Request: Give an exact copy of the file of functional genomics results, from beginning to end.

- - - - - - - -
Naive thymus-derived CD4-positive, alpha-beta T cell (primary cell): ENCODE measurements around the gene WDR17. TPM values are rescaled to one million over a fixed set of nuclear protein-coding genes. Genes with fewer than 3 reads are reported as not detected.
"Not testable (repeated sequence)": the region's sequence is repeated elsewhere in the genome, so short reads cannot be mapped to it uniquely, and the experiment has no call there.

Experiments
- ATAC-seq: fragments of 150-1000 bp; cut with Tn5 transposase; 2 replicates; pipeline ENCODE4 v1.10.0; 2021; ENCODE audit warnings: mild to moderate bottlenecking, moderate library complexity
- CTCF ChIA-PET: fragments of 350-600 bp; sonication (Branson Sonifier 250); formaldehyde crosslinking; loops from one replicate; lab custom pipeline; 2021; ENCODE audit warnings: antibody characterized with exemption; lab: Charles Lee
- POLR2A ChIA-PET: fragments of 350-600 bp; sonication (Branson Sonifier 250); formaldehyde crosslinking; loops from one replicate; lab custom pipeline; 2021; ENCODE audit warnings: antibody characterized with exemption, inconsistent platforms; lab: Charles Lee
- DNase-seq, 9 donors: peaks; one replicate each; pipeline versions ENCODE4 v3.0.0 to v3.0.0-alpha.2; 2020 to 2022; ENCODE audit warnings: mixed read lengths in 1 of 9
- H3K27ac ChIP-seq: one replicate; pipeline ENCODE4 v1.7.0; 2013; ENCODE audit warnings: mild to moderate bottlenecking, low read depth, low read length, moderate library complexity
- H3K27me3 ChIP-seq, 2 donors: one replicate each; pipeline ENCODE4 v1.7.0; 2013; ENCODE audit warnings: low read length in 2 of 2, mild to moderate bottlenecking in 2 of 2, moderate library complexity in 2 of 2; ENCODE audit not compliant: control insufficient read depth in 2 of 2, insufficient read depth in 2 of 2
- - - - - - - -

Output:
Naive thymus-derived CD4-positive, alpha-beta T cell (primary cell): ENCODE measurements around the gene WDR17. TPM values are rescaled to one million over a fixed set of nuclear protein-coding genes. Genes with fewer than 3 reads are reported as not detected.
"Not testable (repeated sequence)": the region's sequence is repeated elsewhere in the genome, so short reads cannot be mapped to it uniquely, and the experiment has no call there.

Experiments
- ATAC-seq: fragments of 150-1000 bp; cut with Tn5 transposase; 2 replicates; pipeline ENCODE4 v1.10.0; 2021; ENCODE audit warnings: mild to moderate bottlenecking, moderate library complexity
- CTCF ChIA-PET: fragments of 350-600 bp; sonication (Branson Sonifier 250); formaldehyde crosslinking; loops from one replicate; lab custom pipeline; 2021; ENCODE audit warnings: antibody characterized with exemption; lab: Charles Lee
- POLR2A ChIA-PET: fragments of 350-600 bp; sonication (Branson Sonifier 250); formaldehyde crosslinking; loops from one replicate; lab custom pipeline; 2021; ENCODE audit warnings: antibody characterized with exemption, inconsistent platforms; lab: Charles Lee
- DNase-seq, 9 donors: peaks; one replicate each; pipeline versions ENCODE4 v3.0.0 to v3.0.0-alpha.2; 2020 to 2022; ENCODE audit warnings: mixed read lengths in 1 of 9
- H3K27ac ChIP-seq: one replicate; pipeline ENCODE4 v1.7.0; 2013; ENCODE audit warnings: mild to moderate bottlenecking, low read depth, low read length, moderate library complexity
- H3K27me3 ChIP-seq, 2 donors: one replicate each; pipeline ENCODE4 v1.7.0; 2013; ENCODE audit warnings: low read length in 2 of 2, mild to moderate bottlenecking in 2 of 2, moderate library complexity in 2 of 2; ENCODE audit not compliant: control insufficient read depth in 2 of 2, insufficient read depth in 2 of 2